The Johannes Vermeer Award, the Dutch state prize for the arts, has been awarded to an artist living in the Netherlands since 2009. With the award, the Dutch government wants to draw attention to and honour special talent. The laureates of this award demonstrate exceptional artistry. The prize can be awarded to artists from any discipline: from dance to design, from fashion to music, and from painting to writing.
In making her decision, the Minister of Education, Culture and Science is advised by a jury that varies in composition. The judges are all experts within their fields and also look beyond the boundaries of their disciplines. They are very familiar with and actively explore the artistic climate in the Netherlands. This year, the jury consisted of Andrée van Es (chair), Pierre Audi, Romana Vrede, Hicham Khalidi and Sjeng Scheijen.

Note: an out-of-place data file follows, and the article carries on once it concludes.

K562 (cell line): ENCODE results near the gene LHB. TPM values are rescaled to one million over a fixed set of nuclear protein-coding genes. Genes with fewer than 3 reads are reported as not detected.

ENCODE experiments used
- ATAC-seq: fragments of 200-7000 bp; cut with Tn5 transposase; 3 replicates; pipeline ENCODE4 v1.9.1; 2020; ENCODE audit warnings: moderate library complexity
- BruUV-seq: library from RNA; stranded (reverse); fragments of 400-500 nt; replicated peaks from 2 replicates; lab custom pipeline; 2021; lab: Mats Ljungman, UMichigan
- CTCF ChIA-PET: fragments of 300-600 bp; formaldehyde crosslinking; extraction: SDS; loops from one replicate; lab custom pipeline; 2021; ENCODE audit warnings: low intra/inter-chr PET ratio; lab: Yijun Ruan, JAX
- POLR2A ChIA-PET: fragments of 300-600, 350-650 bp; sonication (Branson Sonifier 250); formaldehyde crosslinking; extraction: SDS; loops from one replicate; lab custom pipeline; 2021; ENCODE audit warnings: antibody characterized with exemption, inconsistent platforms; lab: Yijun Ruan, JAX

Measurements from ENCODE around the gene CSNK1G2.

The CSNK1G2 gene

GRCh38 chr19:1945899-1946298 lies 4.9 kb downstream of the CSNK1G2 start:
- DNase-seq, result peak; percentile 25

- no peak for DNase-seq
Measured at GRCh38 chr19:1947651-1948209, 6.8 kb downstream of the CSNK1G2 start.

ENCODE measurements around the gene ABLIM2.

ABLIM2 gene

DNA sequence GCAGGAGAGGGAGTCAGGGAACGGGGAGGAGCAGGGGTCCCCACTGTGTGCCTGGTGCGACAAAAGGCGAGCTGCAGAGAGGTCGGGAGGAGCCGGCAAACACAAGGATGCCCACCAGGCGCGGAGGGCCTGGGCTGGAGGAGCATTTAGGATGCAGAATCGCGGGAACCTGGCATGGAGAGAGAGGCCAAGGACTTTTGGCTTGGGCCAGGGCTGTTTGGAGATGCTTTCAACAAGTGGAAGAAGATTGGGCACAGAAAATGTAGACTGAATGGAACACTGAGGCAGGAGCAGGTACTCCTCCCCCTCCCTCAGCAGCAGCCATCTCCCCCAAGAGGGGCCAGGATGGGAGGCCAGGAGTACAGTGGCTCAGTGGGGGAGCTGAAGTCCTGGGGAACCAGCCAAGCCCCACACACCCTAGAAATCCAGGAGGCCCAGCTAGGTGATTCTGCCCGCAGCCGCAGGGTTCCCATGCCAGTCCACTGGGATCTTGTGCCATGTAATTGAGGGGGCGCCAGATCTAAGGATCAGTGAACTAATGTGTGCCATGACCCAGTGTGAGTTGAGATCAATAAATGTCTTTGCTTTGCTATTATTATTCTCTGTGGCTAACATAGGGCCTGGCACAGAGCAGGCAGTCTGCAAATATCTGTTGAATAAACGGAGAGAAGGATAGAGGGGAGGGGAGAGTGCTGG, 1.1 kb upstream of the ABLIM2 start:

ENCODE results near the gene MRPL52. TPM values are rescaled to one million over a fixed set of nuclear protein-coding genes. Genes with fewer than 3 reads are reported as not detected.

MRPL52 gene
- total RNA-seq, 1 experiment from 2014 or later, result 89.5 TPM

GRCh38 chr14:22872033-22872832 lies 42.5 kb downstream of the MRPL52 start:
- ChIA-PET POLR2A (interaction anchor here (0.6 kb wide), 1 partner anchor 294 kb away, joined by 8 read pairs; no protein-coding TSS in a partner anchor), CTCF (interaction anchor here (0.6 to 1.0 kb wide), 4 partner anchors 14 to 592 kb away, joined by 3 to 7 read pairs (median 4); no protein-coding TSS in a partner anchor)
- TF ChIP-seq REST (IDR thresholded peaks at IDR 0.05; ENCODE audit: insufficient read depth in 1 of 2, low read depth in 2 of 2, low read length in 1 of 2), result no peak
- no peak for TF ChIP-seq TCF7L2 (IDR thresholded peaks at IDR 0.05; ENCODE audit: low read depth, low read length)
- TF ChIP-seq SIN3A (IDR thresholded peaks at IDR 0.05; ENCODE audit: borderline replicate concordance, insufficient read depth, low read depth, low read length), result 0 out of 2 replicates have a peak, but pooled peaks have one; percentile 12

This year, the challenges of the ongoing COVID-19 crisis emphasised the importance of this state prize. The jury was very aware of the impact of the pandemic on individual artists. It expresses its admiration for all those who reflected on events in solitude, without interaction with the audience and the field. It requires strength and the ability and discipline to work completely autonomously. The jury is of the opinion that this year’s laureate has all these qualities.
The jury is looking for an individual artist living and/or working in the Netherlands who has built up a leading and consistent body of work. This artist has to have a proven relevance to the field and to the artistic climate in the Netherlands and beyond. In addition, the jury is looking for an artist who is artistically versatile. Their body of work should make audiences and viewers curious about how it can and will grow and develop further.